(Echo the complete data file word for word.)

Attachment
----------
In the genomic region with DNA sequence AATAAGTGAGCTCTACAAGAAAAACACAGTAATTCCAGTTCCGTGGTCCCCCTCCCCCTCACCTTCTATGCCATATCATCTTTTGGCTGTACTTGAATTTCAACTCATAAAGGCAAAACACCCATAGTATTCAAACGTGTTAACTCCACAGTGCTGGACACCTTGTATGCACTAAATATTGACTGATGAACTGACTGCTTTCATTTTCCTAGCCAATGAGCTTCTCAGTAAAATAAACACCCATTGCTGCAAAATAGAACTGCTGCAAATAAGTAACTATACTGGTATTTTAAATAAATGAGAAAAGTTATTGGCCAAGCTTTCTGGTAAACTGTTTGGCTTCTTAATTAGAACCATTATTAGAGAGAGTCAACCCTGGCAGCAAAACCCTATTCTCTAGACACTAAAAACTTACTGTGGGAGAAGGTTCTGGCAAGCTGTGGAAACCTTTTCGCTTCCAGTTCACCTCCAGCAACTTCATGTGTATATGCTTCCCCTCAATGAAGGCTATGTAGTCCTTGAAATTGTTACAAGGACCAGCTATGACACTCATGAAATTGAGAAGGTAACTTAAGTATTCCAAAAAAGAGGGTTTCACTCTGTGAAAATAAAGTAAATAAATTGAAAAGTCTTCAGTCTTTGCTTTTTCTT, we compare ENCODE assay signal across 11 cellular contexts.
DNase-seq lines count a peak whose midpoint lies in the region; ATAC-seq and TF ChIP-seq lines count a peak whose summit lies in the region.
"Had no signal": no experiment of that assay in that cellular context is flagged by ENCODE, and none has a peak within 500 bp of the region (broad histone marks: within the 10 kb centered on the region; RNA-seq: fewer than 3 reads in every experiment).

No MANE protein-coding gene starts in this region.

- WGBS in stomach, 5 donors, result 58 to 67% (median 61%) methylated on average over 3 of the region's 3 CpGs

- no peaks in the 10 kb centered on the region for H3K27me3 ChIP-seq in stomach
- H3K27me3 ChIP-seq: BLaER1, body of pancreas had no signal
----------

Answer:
In the genomic region with DNA sequence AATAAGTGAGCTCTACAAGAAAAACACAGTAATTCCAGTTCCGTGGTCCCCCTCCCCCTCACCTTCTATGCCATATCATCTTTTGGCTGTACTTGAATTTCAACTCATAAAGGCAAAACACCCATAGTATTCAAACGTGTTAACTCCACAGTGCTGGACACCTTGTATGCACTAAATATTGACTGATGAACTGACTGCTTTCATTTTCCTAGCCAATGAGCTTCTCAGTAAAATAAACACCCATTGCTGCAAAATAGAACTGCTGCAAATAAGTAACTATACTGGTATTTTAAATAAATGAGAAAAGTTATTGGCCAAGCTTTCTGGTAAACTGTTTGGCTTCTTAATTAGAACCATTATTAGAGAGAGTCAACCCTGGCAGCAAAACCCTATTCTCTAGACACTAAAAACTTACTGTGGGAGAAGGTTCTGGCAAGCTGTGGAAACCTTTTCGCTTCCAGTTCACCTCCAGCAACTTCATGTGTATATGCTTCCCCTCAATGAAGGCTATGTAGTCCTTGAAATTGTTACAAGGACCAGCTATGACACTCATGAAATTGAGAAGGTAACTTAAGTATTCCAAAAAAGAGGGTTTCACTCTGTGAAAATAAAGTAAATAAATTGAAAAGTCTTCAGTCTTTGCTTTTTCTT, we compare ENCODE assay signal across 11 cellular contexts.
DNase-seq lines count a peak whose midpoint lies in the region; ATAC-seq and TF ChIP-seq lines count a peak whose summit lies in the region.
"Had no signal": no experiment of that assay in that cellular context is flagged by ENCODE, and none has a peak within 500 bp of the region (broad histone marks: within the 10 kb centered on the region; RNA-seq: fewer than 3 reads in every experiment).

No MANE protein-coding gene starts in this region.

- WGBS in stomach, 5 donors, result 58 to 67% (median 61%) methylated on average over 3 of the region's 3 CpGs

- no peaks in the 10 kb centered on the region for H3K27me3 ChIP-seq in stomach
- H3K27me3 ChIP-seq: BLaER1, body of pancreas had no signal